Ron Paul, antagonist of the Federal Reserve and advocate for the gold standard, probably won't capture the Republican presidential nomination. But with his libertarian leanings energizing a small though growing group of passionate conservatives, the quirky Texas congressman is proving to be a force in the 2012 contest.
Four months before the initial voting, Paul is having such a big impact on the race that some Republican operatives are convinced that he will play spoiler in important states, siphoning votes and attention from his rivals for months to come and helping determine the nominee.
He's empowered by unconventional but successful fundraising techniques, a more sophisticated campaign than his two previous attempts at the presidency, and a fiery message he's preached for decades but only now is resonating with Americans concerned about the nation's debt.
"I have no idea what exactly spoiler means," Paul said recently while in New Hampshire. "If you're a participant and you have an influence and you win or come close and you influence the debate, I think that's pretty important. So I don't put a negative term on that as spoiling anything. Spoiling their fun? Maybe they need a little spoiling."
It's unclear which rival the 76-year-old Texan stands to hurt the most.
Paul's most devoted followers have been committed to him for years. But the "converts," as the congressman calls them, seem to be growing with little regard for whether their support of Paul unintentionally helps another candidate.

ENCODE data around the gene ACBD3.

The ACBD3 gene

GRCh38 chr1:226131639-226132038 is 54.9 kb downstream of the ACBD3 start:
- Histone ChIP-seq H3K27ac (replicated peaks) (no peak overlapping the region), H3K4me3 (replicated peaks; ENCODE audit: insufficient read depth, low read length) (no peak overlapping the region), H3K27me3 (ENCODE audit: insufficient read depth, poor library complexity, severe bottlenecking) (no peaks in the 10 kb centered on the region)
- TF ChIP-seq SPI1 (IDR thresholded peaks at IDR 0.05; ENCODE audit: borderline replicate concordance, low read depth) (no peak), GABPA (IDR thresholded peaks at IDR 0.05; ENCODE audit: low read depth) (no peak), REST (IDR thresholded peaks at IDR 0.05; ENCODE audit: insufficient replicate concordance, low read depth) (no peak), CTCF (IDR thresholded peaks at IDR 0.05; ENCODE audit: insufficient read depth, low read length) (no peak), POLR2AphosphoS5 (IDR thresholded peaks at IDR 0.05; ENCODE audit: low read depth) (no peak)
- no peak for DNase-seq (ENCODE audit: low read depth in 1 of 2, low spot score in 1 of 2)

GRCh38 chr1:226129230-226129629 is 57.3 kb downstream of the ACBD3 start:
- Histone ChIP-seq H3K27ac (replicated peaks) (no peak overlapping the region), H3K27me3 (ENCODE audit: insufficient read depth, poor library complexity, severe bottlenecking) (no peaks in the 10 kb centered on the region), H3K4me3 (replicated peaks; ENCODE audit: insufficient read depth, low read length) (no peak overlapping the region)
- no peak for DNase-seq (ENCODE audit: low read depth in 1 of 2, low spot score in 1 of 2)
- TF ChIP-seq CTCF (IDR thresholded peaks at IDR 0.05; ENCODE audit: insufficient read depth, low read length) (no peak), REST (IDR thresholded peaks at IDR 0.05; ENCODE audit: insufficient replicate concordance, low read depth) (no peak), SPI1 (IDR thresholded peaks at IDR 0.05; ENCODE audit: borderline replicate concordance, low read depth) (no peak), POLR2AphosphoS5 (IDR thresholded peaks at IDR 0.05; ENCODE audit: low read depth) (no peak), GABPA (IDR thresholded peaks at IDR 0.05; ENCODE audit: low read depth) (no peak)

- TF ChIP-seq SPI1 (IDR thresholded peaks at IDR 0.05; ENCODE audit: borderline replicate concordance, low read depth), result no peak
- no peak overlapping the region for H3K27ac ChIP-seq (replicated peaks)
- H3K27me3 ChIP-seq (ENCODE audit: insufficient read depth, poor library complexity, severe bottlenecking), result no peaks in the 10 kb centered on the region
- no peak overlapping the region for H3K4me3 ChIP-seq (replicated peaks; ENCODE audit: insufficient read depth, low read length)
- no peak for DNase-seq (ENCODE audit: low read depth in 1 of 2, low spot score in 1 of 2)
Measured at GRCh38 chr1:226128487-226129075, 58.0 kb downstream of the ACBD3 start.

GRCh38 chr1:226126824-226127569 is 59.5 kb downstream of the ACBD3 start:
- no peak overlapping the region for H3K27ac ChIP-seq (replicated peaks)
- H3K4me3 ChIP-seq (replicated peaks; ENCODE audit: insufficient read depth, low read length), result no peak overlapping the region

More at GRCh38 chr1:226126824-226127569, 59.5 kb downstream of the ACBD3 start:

Kate Baker is among the many die-hard Paul supporters in New Hampshire who shrug off the suggestion that their candidate may play spoiler. She holds out hope of victory.
"Ron Paul is doing well enough he has the possibility to win, particularly in key states. This time I can taste success," said Baker, the volunteer head of New Hampshire's Women for Ron Paul Coalition. She also worked to help Paul get elected four years ago.
But for Baker and others, winning almost sounds less important than spreading Paul's message of fiscal discipline and smaller government. That's a pitch he's made for years and one that others suddenly have adopted, sometimes with more success.
"Look at how much the message is traveling right now. He's honest and consistent. That's the kind of person I can put my money and effort behind," said Baker, a 37-year-old Manchester resident. "I vote for Ron Paul on principle."
Others like her have helped Paul build a grass-roots fundraising network so robust that his team is preparing for a primary campaign that goes the distance, confident Paul will raise enough money to stay in the race as long as he wants.
His fundraising prowess dropped jaws four years ago when, during one cash-grab blitz, he raised more than $5 million in 24 hours. Drawing on thousands of small online donations, Paul has raised at least $1 million in five individual "money bombs" this year, according to his campaign.
Overall, he raised $4.5 million this year through June 30 and is expected to report $5 million more through the end of September. That's well behind Romney and probably Perry, too. But it's far more than most of the second-tier candidates.
It's not just money that's helped him become a more credible candidate this time around. It's also the improved quality of his campaign.
Paul moved more quickly this year to put organizers and experienced workers in important states. He was the first candidate to run television ads in New Hampshire. At the straw poll in Ames, Iowa, a test of campaign organization, Paul finished second to Minnesota Rep. Michele Bachmann by only 152 votes.